As the piece came towards its conclusion, paintings by Leestemaker began to appear on a screen at the back of the stage, accompanied by the hopeful and stirring voices of cellos and violins. Glennie stepped forward to a marimba and, bathed in a silvery glow, began to play her own meditative composition, “A Little Prayer.”

As she paused to let the last few vibrations of the instrument dissolve, it seemed as if the entire packed concert hall was engaged in one single, potent moment of silence shared with her.

The New Music Festival audience rewarded the artists with a sustained and heartfelt standing ovation as many listeners fought back tears, overwhelmed by the powerful emotions of the piece.

Coming after the unqualified success of Ho’s work, it seemed almost impossible that Reich’s The Desert Music, performed in collaboration with The Winnipeg Singers, could have half the same impact – and yet the piece, inspired by the American poet William Carlos Williams, was equally as riveting and emotionally intense.

A group of string players, forming a half-circle around Micklethwaite’s podium, began the composition with a comforting, folk-influenced motif. The Winnipeg Singers soon joined in, delivering excerpts from Williams’ poetry in beautiful and crystal-clear tones; the recurring statement “man must change or perish” gave the choir’s melodies a dark, even chilling undercurrent.

Despite having been written in the 1980s, Reich’s work felt deeply moving and remarkably prescient. The WSO’s choice to perform this particular piece proved a fitting and timely reflection on humanity’s most acute dilemmas in the 21st century. Their masterful rendition of the piece met with the approval of its composer, who came up on stage to receive enthusiastic accolades from the audience.
As the closing piece of the concert series, The Desert Music was a brilliant reminder of the relevant, challenging and inspirational role the festival plays in the artistic life of our city.

Live Review: Magellan Ensemble (January 5th 2013)

Magellan Ensemble
Virtuosi Concerts
Eckhardt-Grammaté Hall
January 5th 2013
Four stars

Reviewed by Paul R. McCulloch

January 5th saw Virtuosi Concerts present to its audience the much-anticipated Magellan Ensemble. The Montreal-based quartet – Olivier Thouin on violin, Yukari Cousineau on viola, Yegor Dyachkov on cello and Jean Saulnier on piano – brought a singular level of intensity and passion to the Eckhardt-Grammate Hall.

Schubert’s Allegro from the String Trio in B-flat major, D. 471, performed by Thouin, Cousineau and Dyachkov, provided a light and wonderful prelude to the works presented by the full quartet; it immediately demonstrated the strings’ deft touch and remarkable synchronization.

Saulnier joined his colleagues for Brahms’ Piano Quartet No. 3 in C minor, Op. 60, a four-movement work inspired in part by the composer’s unrequited love for Clara Schumann. The Allegro non troppo began with a mournful swell of strings backed by a constant atonal backdrop of the piano before it swept the audience away in its sheer passion and intensity and ending on a quiet, desolate note. Scherzo – Allegro was romantic and insistent, with sparkling piano riffs by Saulnier and intricate work by Cousineau. The following Andante had each player demonstrating their individual skill before coming together in a divine blend of moods and textures accented by gentle pizzicato.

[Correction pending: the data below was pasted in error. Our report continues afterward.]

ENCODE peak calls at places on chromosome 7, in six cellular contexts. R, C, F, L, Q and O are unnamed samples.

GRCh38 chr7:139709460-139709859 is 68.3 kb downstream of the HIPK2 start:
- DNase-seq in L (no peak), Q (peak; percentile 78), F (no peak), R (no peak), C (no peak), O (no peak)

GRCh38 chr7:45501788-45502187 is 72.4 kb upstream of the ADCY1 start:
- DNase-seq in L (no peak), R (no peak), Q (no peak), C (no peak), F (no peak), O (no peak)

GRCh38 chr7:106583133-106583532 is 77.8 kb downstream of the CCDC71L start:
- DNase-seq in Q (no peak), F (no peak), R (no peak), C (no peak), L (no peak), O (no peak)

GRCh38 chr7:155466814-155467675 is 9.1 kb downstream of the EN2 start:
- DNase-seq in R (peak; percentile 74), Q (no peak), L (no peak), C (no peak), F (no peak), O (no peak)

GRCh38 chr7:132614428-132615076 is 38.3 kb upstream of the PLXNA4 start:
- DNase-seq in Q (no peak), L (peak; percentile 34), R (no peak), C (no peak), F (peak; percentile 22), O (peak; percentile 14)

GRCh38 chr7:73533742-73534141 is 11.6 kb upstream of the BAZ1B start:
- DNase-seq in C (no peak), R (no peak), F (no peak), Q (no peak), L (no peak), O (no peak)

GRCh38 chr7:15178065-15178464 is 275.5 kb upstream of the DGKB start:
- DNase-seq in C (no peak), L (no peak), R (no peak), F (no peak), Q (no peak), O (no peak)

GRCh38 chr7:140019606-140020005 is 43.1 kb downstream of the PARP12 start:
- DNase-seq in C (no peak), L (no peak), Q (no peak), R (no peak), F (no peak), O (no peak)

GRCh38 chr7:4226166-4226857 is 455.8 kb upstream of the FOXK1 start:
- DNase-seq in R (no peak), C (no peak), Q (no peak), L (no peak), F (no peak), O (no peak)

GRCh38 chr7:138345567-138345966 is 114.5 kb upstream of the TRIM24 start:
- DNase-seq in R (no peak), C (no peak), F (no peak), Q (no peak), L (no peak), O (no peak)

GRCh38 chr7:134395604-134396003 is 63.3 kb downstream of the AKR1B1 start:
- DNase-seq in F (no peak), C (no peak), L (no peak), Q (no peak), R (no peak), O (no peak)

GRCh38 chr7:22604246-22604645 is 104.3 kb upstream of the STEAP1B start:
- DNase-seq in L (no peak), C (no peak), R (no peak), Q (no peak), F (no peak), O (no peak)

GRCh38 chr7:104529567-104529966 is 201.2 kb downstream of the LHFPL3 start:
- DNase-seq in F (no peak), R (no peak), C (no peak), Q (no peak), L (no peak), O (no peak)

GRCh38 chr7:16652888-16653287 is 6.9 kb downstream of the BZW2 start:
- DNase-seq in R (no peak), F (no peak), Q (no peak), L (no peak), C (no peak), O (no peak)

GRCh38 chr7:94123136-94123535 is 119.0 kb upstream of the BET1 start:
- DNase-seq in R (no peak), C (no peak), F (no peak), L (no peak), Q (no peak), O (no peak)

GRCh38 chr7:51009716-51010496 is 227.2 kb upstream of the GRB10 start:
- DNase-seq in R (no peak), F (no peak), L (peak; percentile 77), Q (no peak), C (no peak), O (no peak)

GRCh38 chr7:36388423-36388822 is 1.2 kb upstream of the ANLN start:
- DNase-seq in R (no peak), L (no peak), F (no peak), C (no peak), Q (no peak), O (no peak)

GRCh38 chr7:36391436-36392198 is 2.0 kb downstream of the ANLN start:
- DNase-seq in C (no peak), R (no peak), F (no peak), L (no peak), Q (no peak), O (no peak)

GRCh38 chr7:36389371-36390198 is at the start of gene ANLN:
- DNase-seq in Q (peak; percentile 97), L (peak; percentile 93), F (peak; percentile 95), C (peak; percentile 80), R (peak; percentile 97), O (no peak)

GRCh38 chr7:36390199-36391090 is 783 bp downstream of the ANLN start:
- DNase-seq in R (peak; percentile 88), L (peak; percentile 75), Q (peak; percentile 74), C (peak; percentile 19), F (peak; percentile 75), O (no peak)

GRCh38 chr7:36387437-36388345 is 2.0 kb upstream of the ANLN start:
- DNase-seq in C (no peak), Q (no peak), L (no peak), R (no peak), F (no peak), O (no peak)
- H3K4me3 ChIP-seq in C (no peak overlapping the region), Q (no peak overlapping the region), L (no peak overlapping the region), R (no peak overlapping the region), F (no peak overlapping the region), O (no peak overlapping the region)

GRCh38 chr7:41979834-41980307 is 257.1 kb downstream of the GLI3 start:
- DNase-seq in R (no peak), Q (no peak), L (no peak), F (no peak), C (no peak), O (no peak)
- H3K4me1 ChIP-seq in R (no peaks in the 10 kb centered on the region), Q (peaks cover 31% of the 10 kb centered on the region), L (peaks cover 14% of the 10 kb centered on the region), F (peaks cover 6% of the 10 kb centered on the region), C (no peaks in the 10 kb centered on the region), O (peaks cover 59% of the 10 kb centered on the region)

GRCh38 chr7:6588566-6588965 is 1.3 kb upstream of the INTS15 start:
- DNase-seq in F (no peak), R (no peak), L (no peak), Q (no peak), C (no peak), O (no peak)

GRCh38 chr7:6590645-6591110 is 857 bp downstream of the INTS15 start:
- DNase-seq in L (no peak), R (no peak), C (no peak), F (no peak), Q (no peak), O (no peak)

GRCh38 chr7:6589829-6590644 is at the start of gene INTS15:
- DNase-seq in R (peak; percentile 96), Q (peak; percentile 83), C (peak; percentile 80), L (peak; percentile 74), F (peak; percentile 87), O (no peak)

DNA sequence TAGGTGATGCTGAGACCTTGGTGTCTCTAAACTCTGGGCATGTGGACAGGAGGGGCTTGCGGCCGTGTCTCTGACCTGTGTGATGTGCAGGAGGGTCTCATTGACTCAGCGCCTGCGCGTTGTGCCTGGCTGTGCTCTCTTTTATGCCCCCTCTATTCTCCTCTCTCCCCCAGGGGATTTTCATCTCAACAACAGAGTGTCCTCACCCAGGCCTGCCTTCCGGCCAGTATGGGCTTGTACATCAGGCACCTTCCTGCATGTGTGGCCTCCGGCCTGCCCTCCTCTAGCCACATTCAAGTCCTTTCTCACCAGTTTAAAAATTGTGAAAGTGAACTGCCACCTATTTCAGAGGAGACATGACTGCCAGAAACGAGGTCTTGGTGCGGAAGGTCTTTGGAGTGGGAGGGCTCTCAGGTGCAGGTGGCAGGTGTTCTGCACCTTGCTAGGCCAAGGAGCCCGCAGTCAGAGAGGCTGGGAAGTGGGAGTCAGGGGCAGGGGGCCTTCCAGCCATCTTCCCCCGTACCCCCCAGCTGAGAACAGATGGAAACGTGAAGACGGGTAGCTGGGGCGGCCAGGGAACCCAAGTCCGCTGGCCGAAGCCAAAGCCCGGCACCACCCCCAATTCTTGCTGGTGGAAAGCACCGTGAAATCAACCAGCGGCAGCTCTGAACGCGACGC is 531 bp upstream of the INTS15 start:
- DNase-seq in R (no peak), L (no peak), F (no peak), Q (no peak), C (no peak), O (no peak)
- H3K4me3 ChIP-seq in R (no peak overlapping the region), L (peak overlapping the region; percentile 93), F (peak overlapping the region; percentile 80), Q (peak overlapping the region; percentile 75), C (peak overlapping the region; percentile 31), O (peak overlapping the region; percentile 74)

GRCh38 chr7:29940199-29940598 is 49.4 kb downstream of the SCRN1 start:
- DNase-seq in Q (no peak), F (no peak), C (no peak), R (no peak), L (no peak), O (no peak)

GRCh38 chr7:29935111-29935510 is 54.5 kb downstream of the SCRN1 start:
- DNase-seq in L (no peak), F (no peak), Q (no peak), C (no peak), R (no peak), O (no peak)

The spell cast over the audience continued into the Finale – Allegro comodo, where one could hear a pin drop as a series of rounds quietly rose and fell then broke into a frenzied rhythm. Saulnier’s flowing piano work urged his fellow players on towards the piece’s triumphant final notes, after which the audience rewarded the quartet with the first sustained ovation of the night.

Gabriel Faure’s Piano Quartet No. 2 in G minor, Op. 45 took an already memorable event to a new level. Where Brahms’ piece had worked in contrasts, Faure’s piece developed a single musical idea over the course of its four movements. Allegro molto moderato opened with fiery piano chords before settling into a more romantic middle section accentuated by brief tense flashes of viola. Allegro molto demonstrated Saulnier’s masterful technique, navigating a series of high register scales with ease. Allegro non troppo was quieter and even more beautiful; Saulnier’s piano, backed by lush strings, brought to mind the church bells of a faraway village. The movement concluded with gentle fingerwork that led into the powerful opening notes of the Allegro molto, in which the quartet, led on by Thouin’s violin, grew in intensity and speed before a dazzling, fiery round of pizzicato brought the piece to a close and the audience to their feet. Unfortunately, despite the standing ovation, no encore was offered. One more piece, no matter how short, would have made an already marvelous program even more satisfying.

Dyachkov’s enlightening comments during the performance enriched the audience’s understanding and appreciation of the program. The concert was recorded by CBC Radio 2 to be broadcast as part of their classical music offering. Virtuosi Concerts has once again succeeded in bringing to their patrons a truly superb degree of artistry.

Update 14/06/13: You can listen to CBC Radio 2's recording of this concert here.